Even if you have amazing willpower—like the willpower of a Girl Scout with a full inventory of Thin Mints under her bed—and never, ever mess with your acne, you can still scar. "Acne scars result from damage to the skin following repeated inflammation from acne cysts," says Judith Hellman, M.D., a board-certified dermatologist in New York City. "Pimple popping can make the process worse, but acne can cause scarring even without pimple popping."
I can't disagree with much of this. I was almost half expecting some wild remedy. :) When I was younger I had very bad cystic acne. I took tetracycline, minocycline, doxicycline, I used topicals like Retin-A, Cleocin-T, salicylic acid, benzoyl peroxide. I began using the Citrus Clear products on a regular, daily basis. Also I never touch my hands to my face, and the result has been acne free. NOt even an occasional pimple.

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Surgery frequently treats rhinophyma of the nose. A physician uses a scalpel, laser, or electro surgery to remove the excess tissue. Dermabrasion can help improve the look of the scar tissue. Follow-up treatments with laser or intense pulsed light may help lessen the redness. Medical maintenance therapy with oral and or topical antibiotics may be useful to decrease the chance of recurrence.
The bad news: There's no secret ingredient or miracle gadget that makes scars totally disappear. Don't get discouraged, though. A lot of what you think is acne scarring is really just hyperpigmentation or erythema (brown or red spots) rather than an actual change in the texture of the skin. Plus, there's a bevy of gels, creams, and treatments that can bring that discoloration down. We asked top dermatologists to recommend the most effective of the bunch.
Punch excisions: "This procedure is best for those with icepick scars, which aren't as wide as rolling or boxcar scars," says Dr. Shah. "If you use a punch excision on a scar that's wide at the surface, you're making a bigger punch and trading in one scar for another," she says. "Your dermatologist will numb up the area and use a tiny cookie-cutter like device to cut out the scar, and then sew it closed with a tiny stitch. The stitch is removed in less than a week," says Dr. Bowe. However, Dr. Idriss cautions against this method for those with darker skin or undertones who are prone to hyperpigmentation.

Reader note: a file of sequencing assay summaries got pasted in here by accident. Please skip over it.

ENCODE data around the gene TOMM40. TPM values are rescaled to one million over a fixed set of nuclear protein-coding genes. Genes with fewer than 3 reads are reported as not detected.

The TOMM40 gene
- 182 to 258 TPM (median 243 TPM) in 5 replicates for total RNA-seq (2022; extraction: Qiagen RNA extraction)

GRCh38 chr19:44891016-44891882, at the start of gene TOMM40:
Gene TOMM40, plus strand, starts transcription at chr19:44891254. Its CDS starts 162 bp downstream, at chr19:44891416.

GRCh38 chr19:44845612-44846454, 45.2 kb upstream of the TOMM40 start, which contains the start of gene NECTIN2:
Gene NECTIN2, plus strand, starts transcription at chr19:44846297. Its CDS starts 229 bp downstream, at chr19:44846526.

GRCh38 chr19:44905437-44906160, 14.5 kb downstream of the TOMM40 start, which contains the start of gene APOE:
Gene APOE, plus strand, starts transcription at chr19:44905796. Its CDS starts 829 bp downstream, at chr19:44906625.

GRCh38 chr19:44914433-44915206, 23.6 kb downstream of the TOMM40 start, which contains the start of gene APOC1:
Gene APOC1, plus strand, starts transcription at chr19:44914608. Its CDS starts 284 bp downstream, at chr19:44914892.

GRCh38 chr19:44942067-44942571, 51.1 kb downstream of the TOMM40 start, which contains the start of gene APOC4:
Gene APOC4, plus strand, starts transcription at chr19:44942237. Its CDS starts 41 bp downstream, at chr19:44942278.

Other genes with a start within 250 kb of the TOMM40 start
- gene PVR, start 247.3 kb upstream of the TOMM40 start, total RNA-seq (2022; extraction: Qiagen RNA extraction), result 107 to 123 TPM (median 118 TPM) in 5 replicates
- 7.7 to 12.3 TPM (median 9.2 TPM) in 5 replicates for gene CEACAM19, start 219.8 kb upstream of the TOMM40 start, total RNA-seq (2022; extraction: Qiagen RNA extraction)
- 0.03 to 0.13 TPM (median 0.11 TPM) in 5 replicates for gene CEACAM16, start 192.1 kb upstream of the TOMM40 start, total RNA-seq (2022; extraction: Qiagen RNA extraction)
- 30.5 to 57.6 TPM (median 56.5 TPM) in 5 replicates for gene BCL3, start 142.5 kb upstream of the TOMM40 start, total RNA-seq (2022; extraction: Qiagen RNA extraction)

Acne scars, on the other hand, are formed when there is damage to the skin which leads to abnormal collagen production, and usually appear raised or bumpy. "There are two types of acne scars: depressed and raised. Depressed scars may look like pits or craters, and raised scars may be firm and tender," explains Dr. Zeichner, who notes that unfortunately, these are permanent.


12. Step away from your hands. You know how you rest your face on your hand while you're studying? That might be the reason for those blemishes on your cheek or jaw. You're constantly touching things that have germs—anything from your phone to your locker—so putting your hands on your face for a long period of time can cause dirt and bacteria from anything you touch to get into your pores.
The spots that linger after a pimple has healed are caused by inflammation that has disrupted the skin's natural healing process. "When your skin is opened up (like when you pop a pimple) and then closes back together, you can get abnormal pigmentation, texture, and tone that looks different from the rest of your skin. Sometimes the broken blood vessels that remain after an acne lesion fades can result in a mark," says Dr. Bowe. For a number of people who are able to refrain from picking, inflamed pimples or blemishes can still leave a dark brown or red mark — but these naturally fade over the course of a few months, notes dermatologist Heather C. Woolery-Lloyd, MD.

90. If you’re going to pop a pimple at home, do it the right way. Sterilize your hands and a small needle with rubbing alcohol, then gently puncture the whitehead of the pimple, just enough to break the skin. Using a clean cotton swab, press on either side of the pimple until it’s drained. Cover with a bandage to keep the area clean while it’s healing.